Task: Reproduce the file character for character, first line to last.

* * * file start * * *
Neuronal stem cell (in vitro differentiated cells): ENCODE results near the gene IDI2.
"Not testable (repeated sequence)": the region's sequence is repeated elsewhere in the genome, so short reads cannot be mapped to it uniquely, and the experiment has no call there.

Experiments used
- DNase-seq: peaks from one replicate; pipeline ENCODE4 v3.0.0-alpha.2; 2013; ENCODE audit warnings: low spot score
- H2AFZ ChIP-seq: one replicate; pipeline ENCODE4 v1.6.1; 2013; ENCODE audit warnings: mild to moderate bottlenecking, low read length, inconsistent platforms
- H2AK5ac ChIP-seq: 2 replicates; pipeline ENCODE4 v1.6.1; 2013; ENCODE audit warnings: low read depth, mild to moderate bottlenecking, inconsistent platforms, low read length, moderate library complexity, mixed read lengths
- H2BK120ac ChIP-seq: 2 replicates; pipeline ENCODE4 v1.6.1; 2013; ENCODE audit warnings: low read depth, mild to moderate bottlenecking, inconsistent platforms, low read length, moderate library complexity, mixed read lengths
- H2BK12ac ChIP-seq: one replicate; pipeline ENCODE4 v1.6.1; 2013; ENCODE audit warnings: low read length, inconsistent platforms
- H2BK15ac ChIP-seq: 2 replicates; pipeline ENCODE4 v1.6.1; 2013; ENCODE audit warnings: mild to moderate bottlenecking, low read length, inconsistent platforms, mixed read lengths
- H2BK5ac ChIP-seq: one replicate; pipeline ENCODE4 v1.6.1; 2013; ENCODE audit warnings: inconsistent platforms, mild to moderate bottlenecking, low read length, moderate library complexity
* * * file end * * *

Neuronal stem cell (in vitro differentiated cells): ENCODE results near the gene IDI2.
"Not testable (repeated sequence)": the region's sequence is repeated elsewhere in the genome, so short reads cannot be mapped to it uniquely, and the experiment has no call there.

Experiments used
- DNase-seq: peaks from one replicate; pipeline ENCODE4 v3.0.0-alpha.2; 2013; ENCODE audit warnings: low spot score
- H2AFZ ChIP-seq: one replicate; pipeline ENCODE4 v1.6.1; 2013; ENCODE audit warnings: mild to moderate bottlenecking, low read length, inconsistent platforms
- H2AK5ac ChIP-seq: 2 replicates; pipeline ENCODE4 v1.6.1; 2013; ENCODE audit warnings: low read depth, mild to moderate bottlenecking, inconsistent platforms, low read length, moderate library complexity, mixed read lengths
- H2BK120ac ChIP-seq: 2 replicates; pipeline ENCODE4 v1.6.1; 2013; ENCODE audit warnings: low read depth, mild to moderate bottlenecking, inconsistent platforms, low read length, moderate library complexity, mixed read lengths
- H2BK12ac ChIP-seq: one replicate; pipeline ENCODE4 v1.6.1; 2013; ENCODE audit warnings: low read length, inconsistent platforms
- H2BK15ac ChIP-seq: 2 replicates; pipeline ENCODE4 v1.6.1; 2013; ENCODE audit warnings: mild to moderate bottlenecking, low read length, inconsistent platforms, mixed read lengths
- H2BK5ac ChIP-seq: one replicate; pipeline ENCODE4 v1.6.1; 2013; ENCODE audit warnings: inconsistent platforms, mild to moderate bottlenecking, low read length, moderate library complexity